The government’s promised crack-down on gangs may have to work around existing legislation – and human rights provisions.
History suggests the new NZ government’s pledge to cut budgets and jobs in the public sector will cost more in the long run – and damage morale in the process.
Despite demands for an urgent ‘reservation’ and ‘national interest test’ over new WHO regulations, New Zealand’s sovereignty is not at risk from international agreements or treaties.
The Public Finance Act is designed to prevent shocks and ‘fiscal cliffs’. And it is unlikely any problems faced by Nicola Willis will match the scale of those that dogged previous governments.
The Public Interest Journalism Fund became a lightning rod for disinformation well before Winston Peters likened it to ‘bribery’. Policy making has already been compromised as a result.
The ACT Party claims revisiting the principles of the Treaty of Waitangi is about political equality. But removing a Māori cultural dimension to New Zealand’s democracy would have an opposite effect.
The country’s first formal three-party coalition will test Christopher Luxon’s promise of ‘strong and stable’ government – and the minor parties’ patience if things don’t go their way.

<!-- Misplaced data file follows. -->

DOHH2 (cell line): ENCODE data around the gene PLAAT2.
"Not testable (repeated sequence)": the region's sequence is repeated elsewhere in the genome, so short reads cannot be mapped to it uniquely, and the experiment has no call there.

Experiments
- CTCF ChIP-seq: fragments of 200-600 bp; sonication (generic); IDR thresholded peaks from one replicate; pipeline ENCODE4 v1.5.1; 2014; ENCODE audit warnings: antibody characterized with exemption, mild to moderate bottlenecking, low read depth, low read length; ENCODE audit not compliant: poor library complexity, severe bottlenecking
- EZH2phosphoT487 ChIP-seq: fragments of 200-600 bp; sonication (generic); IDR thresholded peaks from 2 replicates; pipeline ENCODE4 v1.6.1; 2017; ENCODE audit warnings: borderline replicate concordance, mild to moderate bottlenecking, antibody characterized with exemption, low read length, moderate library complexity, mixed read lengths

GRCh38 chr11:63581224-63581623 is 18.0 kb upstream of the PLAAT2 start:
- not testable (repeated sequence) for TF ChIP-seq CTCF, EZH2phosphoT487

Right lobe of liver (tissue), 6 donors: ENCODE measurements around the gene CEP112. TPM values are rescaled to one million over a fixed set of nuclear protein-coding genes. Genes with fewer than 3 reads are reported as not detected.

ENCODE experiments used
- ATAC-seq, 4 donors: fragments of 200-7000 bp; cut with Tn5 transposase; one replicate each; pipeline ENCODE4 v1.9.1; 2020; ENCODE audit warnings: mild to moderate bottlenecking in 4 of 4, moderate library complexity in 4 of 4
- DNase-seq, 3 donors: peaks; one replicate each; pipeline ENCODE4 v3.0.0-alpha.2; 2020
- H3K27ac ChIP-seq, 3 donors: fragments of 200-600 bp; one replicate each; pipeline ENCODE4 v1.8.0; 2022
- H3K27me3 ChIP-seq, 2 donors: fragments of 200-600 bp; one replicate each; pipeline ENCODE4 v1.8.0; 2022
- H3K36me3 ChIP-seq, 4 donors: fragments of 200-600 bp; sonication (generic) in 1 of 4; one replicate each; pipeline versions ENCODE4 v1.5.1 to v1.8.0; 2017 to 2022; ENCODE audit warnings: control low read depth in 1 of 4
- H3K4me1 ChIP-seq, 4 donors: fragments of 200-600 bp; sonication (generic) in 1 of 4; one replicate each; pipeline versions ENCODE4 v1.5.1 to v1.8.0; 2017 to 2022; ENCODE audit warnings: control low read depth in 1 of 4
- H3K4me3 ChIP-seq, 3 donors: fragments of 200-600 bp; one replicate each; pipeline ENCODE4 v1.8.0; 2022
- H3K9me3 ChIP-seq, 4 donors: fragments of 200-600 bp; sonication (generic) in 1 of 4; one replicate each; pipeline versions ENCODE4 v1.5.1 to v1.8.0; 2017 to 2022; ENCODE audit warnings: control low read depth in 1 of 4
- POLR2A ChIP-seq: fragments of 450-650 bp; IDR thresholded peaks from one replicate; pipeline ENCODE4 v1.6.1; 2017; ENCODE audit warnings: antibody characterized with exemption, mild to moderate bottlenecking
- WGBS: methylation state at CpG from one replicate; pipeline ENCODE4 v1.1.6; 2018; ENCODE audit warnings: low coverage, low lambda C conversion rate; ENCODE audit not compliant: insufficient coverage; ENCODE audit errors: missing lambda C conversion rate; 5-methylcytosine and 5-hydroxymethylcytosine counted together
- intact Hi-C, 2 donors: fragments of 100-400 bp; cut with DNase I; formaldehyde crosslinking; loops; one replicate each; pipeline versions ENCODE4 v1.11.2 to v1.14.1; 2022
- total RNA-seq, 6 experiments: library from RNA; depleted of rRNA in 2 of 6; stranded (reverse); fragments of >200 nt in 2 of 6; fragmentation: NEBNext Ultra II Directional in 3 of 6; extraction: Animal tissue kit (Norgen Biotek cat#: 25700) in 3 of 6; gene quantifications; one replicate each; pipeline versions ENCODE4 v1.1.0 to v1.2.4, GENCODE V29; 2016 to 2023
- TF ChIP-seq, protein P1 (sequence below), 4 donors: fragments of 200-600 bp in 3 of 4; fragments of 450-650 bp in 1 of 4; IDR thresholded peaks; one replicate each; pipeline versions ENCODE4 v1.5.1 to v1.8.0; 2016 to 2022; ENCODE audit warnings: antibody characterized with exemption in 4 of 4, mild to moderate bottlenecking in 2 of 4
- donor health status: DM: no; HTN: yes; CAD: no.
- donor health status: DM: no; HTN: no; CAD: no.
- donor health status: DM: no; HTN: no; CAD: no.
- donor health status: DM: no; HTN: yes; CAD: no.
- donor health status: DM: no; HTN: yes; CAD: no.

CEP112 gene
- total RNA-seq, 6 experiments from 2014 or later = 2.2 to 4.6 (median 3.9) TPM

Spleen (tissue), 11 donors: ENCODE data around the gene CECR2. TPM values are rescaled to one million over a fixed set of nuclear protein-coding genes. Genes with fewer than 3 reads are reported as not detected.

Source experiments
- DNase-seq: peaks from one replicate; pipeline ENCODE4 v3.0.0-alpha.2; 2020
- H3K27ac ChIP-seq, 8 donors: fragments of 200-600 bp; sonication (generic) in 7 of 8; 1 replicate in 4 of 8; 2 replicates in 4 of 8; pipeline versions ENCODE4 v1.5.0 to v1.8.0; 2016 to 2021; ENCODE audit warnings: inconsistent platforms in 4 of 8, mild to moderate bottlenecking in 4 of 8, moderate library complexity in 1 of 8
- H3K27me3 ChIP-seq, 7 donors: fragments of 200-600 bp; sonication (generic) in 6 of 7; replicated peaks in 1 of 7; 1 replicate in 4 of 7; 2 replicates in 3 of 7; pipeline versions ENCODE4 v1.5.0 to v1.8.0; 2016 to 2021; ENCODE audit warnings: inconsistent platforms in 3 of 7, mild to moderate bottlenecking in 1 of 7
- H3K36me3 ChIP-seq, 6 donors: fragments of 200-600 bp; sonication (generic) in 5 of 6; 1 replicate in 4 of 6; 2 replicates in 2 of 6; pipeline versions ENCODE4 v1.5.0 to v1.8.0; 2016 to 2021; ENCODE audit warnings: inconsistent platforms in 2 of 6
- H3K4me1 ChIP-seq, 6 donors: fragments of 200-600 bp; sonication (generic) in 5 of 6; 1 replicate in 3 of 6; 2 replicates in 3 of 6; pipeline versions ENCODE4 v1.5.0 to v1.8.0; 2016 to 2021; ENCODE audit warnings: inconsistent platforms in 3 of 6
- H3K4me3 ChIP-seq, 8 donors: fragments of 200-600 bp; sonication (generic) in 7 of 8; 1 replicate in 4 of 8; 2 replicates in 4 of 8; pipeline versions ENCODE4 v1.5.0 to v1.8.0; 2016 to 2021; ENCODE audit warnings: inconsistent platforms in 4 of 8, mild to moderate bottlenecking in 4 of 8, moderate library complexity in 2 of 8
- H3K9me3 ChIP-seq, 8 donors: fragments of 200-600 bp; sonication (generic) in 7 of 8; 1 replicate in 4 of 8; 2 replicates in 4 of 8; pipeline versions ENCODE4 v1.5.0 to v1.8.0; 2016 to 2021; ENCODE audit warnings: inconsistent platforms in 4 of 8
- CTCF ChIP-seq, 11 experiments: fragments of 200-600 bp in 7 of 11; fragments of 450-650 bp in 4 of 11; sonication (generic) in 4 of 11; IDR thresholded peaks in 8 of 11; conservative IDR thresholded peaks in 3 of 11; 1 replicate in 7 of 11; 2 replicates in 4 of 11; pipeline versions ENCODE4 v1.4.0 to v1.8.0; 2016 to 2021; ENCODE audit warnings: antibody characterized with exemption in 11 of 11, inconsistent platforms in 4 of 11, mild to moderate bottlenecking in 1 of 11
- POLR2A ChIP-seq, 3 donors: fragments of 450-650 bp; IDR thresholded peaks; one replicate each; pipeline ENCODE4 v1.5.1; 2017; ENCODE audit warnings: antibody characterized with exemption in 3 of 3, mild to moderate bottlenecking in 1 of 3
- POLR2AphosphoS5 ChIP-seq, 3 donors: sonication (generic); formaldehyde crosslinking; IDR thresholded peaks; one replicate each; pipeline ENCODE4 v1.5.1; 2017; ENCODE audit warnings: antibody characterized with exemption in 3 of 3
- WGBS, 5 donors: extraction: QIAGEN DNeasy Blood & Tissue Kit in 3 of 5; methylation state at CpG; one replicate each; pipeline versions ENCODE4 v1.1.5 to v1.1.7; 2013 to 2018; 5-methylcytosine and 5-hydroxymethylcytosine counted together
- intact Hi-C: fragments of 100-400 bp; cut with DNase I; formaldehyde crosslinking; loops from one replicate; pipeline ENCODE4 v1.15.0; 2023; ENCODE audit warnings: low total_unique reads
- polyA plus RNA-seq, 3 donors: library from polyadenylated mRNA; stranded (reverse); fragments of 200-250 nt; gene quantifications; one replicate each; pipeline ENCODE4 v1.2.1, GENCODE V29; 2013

While Māori have seen a steady increase in representation in parliament since the beginning of MMP, other ethnic minorities have experienced uneven growth. The new parliament will see a step back.
We found the number of “big lies” – also known as fake news – didn’t increase in 2023 compared to 2020. But we did spot more “small lies” this time. Here’s what to look out for in coming elections.
National and ACT will need to get past their animosity towards NZ First, and its mercurial leader Winston Peters, if the right wing coalition is to have any hope of forming a government.
Coalition talks can now start in earnest after the final results for the 2023 election were released.
Ahead of Friday’s final election results, the most likely outcome is National and ACT will need to add NZ First to form a right-wing coalition government. These are the results and seats to watch.
A new generation of Māori politicians is rising. Young and self-assured, they are the children of a movement that began 40 years ago.
Beneath the obvious policy differences between Labour and National lies a tacit consensus on fundamental economic settings. Until that changes, political choice will be constrained.
The final outcome of the general election may not be known for two weeks. But one thing is clear: the country has resoundingly rejected the government that led it through the pandemic.